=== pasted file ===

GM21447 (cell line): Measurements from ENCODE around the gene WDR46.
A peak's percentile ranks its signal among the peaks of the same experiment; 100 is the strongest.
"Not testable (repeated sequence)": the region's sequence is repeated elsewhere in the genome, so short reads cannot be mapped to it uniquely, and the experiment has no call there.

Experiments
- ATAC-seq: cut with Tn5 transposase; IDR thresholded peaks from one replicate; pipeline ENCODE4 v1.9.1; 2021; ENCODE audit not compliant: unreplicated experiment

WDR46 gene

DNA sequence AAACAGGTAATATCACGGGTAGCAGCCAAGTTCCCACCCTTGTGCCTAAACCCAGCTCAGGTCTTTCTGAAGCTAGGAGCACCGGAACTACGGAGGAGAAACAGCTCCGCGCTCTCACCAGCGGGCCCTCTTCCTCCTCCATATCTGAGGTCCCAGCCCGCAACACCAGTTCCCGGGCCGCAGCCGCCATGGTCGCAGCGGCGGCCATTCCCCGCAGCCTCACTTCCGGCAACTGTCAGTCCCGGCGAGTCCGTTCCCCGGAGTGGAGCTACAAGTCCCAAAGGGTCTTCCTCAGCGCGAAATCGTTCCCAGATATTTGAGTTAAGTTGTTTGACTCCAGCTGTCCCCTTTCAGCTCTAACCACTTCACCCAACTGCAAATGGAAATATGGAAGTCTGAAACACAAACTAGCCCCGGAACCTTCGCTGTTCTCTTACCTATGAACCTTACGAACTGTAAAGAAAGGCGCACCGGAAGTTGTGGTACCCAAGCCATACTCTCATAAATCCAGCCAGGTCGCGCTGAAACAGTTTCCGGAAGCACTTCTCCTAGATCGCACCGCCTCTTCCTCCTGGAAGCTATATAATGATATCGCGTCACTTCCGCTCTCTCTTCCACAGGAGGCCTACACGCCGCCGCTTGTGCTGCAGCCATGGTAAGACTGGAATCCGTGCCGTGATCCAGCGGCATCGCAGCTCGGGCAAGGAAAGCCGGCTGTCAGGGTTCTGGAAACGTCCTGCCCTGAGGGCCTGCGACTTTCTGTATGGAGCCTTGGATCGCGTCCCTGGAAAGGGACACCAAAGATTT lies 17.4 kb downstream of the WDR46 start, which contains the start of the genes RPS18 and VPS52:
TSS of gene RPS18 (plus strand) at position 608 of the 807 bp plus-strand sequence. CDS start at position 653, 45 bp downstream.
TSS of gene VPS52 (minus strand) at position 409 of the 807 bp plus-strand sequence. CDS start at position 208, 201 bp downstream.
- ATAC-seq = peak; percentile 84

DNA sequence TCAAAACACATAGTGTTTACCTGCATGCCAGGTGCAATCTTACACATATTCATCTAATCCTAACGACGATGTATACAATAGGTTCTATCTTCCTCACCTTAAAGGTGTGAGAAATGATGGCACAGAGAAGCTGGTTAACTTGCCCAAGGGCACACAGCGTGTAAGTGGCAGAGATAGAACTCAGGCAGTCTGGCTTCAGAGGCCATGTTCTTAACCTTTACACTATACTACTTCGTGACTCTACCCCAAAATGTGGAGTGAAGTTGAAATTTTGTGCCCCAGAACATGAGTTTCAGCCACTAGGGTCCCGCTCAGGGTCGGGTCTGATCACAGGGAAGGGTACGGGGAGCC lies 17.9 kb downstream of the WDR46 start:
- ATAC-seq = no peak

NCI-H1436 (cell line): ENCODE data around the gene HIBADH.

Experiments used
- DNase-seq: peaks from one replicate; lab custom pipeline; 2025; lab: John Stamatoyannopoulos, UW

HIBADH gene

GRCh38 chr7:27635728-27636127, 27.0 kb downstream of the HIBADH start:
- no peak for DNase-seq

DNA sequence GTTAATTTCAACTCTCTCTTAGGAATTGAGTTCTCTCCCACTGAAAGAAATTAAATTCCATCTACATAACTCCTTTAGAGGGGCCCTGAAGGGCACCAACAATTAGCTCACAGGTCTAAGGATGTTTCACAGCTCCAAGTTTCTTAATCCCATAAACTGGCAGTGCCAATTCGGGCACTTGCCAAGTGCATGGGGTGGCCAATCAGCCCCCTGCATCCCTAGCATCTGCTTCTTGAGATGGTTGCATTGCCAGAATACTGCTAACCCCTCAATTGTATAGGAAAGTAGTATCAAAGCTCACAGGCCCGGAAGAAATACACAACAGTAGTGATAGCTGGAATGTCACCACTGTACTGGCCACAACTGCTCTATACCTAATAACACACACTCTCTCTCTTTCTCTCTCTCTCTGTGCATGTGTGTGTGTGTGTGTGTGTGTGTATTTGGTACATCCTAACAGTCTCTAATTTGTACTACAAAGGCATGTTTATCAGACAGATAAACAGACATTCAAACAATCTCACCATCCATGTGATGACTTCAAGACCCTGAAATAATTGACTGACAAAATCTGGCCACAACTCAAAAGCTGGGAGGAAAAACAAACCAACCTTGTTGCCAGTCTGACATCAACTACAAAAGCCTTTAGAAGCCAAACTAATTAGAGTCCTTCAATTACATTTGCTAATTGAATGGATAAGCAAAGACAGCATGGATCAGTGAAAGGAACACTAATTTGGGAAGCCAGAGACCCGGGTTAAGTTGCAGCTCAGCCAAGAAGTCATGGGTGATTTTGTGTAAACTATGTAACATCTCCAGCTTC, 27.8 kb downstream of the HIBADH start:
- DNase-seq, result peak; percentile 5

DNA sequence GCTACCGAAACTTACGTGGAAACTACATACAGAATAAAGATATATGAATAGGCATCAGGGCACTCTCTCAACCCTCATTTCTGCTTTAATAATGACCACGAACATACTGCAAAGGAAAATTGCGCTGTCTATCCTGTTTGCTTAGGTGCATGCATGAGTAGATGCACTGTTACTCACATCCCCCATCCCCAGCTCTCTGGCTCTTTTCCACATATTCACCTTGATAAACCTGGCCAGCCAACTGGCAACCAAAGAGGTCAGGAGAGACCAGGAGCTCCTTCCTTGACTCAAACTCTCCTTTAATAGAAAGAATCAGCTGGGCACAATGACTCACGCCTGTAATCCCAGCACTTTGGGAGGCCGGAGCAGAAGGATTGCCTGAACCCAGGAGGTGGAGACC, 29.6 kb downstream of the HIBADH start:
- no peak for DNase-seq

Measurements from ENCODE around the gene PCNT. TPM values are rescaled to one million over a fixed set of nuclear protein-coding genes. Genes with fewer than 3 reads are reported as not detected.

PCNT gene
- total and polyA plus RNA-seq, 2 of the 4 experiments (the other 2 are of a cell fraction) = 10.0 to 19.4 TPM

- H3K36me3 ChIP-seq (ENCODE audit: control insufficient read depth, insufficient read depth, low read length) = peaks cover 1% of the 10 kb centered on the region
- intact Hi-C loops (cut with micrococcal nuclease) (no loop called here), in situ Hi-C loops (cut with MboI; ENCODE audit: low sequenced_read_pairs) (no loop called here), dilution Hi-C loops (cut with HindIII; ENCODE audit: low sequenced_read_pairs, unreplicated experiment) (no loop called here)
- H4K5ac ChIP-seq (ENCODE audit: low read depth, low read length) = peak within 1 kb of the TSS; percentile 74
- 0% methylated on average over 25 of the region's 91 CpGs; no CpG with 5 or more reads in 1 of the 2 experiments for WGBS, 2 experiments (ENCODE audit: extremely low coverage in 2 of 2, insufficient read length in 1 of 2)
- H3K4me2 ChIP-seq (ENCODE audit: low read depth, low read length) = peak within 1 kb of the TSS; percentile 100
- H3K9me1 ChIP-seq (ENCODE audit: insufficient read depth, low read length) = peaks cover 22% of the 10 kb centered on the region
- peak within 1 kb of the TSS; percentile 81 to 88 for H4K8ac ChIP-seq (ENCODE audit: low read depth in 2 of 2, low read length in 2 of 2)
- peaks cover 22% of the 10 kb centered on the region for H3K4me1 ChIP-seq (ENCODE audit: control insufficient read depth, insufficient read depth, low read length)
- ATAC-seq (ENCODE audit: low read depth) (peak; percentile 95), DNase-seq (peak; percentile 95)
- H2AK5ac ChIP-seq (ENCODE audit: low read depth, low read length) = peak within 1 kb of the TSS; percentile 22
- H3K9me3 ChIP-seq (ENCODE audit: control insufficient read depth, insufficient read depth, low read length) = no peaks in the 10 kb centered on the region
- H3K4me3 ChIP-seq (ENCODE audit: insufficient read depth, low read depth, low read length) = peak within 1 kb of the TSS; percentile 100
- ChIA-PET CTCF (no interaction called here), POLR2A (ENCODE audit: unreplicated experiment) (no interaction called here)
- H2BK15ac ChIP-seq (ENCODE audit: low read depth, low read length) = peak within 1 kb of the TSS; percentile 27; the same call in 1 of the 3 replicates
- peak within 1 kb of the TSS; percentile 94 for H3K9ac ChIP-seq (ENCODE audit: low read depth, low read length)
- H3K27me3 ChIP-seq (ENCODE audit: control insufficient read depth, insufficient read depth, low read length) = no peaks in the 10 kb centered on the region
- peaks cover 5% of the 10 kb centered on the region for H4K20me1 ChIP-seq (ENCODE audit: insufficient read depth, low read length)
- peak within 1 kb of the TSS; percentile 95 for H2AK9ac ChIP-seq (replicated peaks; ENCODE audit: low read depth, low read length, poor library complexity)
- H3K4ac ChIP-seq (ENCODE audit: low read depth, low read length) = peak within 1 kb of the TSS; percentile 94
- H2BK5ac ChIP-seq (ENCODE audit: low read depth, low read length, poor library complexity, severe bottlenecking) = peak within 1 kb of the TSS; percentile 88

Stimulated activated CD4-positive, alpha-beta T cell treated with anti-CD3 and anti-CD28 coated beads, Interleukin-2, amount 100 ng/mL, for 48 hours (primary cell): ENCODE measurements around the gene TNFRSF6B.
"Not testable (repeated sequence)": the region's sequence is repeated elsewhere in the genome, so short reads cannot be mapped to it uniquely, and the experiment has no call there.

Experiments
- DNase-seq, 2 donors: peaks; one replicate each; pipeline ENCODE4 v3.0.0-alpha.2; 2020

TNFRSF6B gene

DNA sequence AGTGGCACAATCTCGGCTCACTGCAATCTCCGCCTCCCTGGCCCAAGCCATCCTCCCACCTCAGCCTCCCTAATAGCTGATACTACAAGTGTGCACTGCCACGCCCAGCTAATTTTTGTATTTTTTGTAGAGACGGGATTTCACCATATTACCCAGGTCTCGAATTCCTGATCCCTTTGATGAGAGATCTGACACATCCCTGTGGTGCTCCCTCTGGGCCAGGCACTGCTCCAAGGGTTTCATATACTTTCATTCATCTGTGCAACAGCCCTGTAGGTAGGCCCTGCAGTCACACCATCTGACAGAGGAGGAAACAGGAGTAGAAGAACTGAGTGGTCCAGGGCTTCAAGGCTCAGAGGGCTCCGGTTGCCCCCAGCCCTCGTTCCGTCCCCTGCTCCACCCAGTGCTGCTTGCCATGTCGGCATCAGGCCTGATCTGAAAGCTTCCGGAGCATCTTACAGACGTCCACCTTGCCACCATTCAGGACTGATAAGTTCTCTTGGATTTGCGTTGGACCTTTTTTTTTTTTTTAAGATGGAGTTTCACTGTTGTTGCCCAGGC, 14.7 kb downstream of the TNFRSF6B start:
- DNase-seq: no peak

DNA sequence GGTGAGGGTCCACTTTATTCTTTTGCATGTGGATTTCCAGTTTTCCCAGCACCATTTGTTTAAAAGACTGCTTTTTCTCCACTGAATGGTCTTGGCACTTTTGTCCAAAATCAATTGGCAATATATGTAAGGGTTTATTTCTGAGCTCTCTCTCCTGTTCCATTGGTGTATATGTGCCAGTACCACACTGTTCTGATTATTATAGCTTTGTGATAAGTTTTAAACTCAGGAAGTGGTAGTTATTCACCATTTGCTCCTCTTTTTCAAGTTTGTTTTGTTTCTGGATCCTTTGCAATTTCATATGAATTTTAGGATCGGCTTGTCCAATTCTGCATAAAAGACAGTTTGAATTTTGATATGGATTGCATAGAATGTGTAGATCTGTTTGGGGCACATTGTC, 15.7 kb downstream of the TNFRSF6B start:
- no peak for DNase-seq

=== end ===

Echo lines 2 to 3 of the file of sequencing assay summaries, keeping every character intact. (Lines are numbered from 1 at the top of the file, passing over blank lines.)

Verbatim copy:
A peak's percentile ranks its signal among the peaks of the same experiment; 100 is the strongest.
"Not testable (repeated sequence)": the region's sequence is repeated elsewhere in the genome, so short reads cannot be mapped to it uniquely, and the experiment has no call there.